At present, the management strategies of COVID-19 with AKI is primarily conservative in the form of good hydration, nutritional support, paracetamol for fever, headaches and body aches, and antibiotics in the case of secondary bacterial infection only, with aiming for the self-recovery. Along with patient treatment, spread to others also should be given importance. The patient with respiratory distress may require oxygen therapy and intensive care with ventilatory support in the case of acute respiratory distress syndrome. All confirmed COVID-19 patients need to be isolated. An N95 fit-tested respirator and protective clothing and equipment are essential for patients, and the caregivers should also use appropriate approved personal protective equipments (PPEs).

There is no evidence-based effective antiviral therapy available. In a prospective study of AKI with COVID-19, the three most used medicines were antivirals (73.0%), antibiotics (71.0%), and glucocorticoid (36.9%). Antivirals showed mortality benefit, and the glucocorticoids did not, which is possible because clinicians have used steroids mainly in the terminally sick patients. The varieties of anti virals were used, including arbidolhydrochloride, ganciclovir, interferon, lopinavir and ritonavir, oseltamivir, and ribavirin. However, there was no significant difference on AKI with these therapies.[7]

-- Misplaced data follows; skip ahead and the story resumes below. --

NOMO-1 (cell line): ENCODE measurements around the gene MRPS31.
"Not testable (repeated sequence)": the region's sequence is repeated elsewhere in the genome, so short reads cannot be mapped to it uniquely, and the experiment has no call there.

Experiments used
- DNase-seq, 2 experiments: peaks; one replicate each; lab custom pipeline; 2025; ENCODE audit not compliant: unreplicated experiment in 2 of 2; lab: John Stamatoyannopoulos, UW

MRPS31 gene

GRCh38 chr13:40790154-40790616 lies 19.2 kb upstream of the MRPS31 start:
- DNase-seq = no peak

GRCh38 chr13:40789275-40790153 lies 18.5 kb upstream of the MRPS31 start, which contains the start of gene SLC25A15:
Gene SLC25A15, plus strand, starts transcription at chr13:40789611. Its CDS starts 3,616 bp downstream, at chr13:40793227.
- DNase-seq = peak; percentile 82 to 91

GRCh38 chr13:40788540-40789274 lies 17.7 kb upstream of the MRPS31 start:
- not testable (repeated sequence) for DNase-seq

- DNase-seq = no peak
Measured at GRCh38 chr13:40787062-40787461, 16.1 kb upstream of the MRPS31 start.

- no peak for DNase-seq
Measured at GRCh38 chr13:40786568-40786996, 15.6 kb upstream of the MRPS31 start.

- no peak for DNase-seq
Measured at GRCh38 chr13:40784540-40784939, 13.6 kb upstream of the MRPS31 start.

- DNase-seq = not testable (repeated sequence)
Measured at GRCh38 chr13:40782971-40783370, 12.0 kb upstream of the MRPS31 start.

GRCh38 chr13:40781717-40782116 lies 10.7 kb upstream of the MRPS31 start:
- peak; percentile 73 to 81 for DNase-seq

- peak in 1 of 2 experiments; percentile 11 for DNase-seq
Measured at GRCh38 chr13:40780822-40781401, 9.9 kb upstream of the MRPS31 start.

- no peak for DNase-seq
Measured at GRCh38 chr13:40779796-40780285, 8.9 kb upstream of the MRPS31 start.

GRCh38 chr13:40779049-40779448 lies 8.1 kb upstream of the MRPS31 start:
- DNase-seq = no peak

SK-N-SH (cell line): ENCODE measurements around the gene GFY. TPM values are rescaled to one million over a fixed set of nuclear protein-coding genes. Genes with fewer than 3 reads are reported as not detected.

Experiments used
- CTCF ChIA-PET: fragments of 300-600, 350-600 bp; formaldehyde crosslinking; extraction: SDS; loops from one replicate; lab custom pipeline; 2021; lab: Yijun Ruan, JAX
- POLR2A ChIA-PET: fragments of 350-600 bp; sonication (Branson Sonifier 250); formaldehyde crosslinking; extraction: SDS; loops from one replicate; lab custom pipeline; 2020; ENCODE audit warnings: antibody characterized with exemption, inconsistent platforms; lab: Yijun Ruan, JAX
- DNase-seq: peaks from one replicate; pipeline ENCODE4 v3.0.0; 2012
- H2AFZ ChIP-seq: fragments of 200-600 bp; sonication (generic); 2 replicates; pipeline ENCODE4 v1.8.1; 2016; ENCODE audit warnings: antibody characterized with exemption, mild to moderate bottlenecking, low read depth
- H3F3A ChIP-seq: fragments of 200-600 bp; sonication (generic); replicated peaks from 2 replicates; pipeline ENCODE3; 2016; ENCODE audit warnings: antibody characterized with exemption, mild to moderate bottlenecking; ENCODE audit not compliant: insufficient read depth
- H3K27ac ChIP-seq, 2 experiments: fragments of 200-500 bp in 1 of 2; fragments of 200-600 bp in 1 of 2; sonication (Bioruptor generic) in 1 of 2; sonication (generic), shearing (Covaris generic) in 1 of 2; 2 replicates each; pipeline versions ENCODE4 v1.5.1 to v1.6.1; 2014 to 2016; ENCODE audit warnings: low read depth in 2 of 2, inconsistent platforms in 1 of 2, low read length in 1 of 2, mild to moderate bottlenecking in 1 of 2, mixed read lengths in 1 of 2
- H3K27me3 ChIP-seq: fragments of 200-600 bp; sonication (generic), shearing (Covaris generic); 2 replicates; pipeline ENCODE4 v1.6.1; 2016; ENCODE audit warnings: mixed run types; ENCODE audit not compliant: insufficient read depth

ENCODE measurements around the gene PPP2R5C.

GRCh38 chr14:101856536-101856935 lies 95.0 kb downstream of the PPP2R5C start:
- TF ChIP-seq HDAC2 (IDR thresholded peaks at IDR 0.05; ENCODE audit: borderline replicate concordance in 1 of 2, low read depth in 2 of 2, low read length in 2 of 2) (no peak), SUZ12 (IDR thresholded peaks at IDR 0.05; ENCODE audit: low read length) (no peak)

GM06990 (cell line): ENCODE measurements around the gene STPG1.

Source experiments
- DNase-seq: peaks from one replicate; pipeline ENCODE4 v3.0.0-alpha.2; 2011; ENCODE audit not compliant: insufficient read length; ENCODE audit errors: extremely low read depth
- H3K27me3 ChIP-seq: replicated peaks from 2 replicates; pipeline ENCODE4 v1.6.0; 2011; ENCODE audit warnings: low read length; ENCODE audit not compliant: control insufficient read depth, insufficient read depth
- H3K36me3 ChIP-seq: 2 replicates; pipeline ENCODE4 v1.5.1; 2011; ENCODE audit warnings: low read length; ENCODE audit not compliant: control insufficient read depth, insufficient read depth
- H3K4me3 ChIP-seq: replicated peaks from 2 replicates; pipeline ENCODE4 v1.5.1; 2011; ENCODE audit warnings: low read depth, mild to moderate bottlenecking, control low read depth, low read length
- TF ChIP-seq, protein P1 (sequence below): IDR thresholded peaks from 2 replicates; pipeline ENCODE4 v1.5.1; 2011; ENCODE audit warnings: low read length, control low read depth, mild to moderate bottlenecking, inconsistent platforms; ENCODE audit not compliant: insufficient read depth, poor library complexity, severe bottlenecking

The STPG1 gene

The most recent New England Journal of Medicine (NEJM) study of a randomized controlled trial[29] showed no mortality benefit of treatment with lopinavir-ritonavir combination (19.2%) as compared to the standard of care arm (25%). The median time of clinical improvement was only one day shorter in the treatment arm. Lopinavir-ritonavir treatment was stopped early in 13.8% because of adverse events. With some success story with remdesivir in COVID-19 treatment, a clinical trial is currently going on.[30] Chloroquine phosphate showed some efficacy against COVID-19 associated pneumonia in a multicentre clinical trial conducted in China.[31] The National Taskforce for COVID-19 by the ICMR recommended the use of hydroxy-chloroquine for prophylaxis of SARS-CoV-2 infection for healthcare workers involved in the care of suspected or confirmed cases of COVID-19 in a dose of 400 mg twice a day on Day 1, followed by 400 mg once weekly for next seven weeks; and for household contacts of laboratory-confirmed cases in the dose of 400 mg twice a day on Day 1, followed by 400 mg once weekly for next three weeks; to be taken with meals. The warning with this advisory also mentioned that the health care workers should not have a false sense of security with this chemoprophylaxis and other preventive measures should remain continued.[32],[33]